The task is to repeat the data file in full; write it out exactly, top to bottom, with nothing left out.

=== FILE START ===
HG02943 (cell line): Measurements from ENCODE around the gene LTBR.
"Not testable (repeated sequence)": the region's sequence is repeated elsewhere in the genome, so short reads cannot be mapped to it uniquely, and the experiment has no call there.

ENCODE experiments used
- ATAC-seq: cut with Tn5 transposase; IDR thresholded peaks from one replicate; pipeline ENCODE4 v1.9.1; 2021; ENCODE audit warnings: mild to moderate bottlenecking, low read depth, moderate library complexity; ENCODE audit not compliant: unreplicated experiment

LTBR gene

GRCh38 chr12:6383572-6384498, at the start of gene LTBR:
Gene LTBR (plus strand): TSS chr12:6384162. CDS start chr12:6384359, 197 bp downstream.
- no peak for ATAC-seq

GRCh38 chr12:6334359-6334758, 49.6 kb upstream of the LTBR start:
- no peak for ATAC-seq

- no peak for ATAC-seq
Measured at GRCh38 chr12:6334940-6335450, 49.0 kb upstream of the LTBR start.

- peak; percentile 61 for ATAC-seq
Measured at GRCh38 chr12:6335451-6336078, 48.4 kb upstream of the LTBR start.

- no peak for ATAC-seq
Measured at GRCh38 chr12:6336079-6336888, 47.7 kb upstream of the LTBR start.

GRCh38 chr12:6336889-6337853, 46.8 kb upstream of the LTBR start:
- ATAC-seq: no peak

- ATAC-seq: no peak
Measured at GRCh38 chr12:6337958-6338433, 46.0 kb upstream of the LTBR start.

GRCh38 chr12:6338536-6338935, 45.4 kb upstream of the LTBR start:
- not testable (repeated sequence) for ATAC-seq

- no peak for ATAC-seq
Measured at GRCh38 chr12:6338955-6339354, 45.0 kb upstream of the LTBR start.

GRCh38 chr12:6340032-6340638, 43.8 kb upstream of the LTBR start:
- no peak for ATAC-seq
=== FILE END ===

HG02943 (cell line): Measurements from ENCODE around the gene LTBR.
"Not testable (repeated sequence)": the region's sequence is repeated elsewhere in the genome, so short reads cannot be mapped to it uniquely, and the experiment has no call there.

ENCODE experiments used
- ATAC-seq: cut with Tn5 transposase; IDR thresholded peaks from one replicate; pipeline ENCODE4 v1.9.1; 2021; ENCODE audit warnings: mild to moderate bottlenecking, low read depth, moderate library complexity; ENCODE audit not compliant: unreplicated experiment

LTBR gene

GRCh38 chr12:6383572-6384498, at the start of gene LTBR:
Gene LTBR (plus strand): TSS chr12:6384162. CDS start chr12:6384359, 197 bp downstream.
- no peak for ATAC-seq

GRCh38 chr12:6334359-6334758, 49.6 kb upstream of the LTBR start:
- no peak for ATAC-seq

- no peak for ATAC-seq
Measured at GRCh38 chr12:6334940-6335450, 49.0 kb upstream of the LTBR start.

- peak; percentile 61 for ATAC-seq
Measured at GRCh38 chr12:6335451-6336078, 48.4 kb upstream of the LTBR start.

- no peak for ATAC-seq
Measured at GRCh38 chr12:6336079-6336888, 47.7 kb upstream of the LTBR start.

GRCh38 chr12:6336889-6337853, 46.8 kb upstream of the LTBR start:
- ATAC-seq: no peak

- ATAC-seq: no peak
Measured at GRCh38 chr12:6337958-6338433, 46.0 kb upstream of the LTBR start.

GRCh38 chr12:6338536-6338935, 45.4 kb upstream of the LTBR start:
- not testable (repeated sequence) for ATAC-seq

- no peak for ATAC-seq
Measured at GRCh38 chr12:6338955-6339354, 45.0 kb upstream of the LTBR start.

GRCh38 chr12:6340032-6340638, 43.8 kb upstream of the LTBR start:
- no peak for ATAC-seq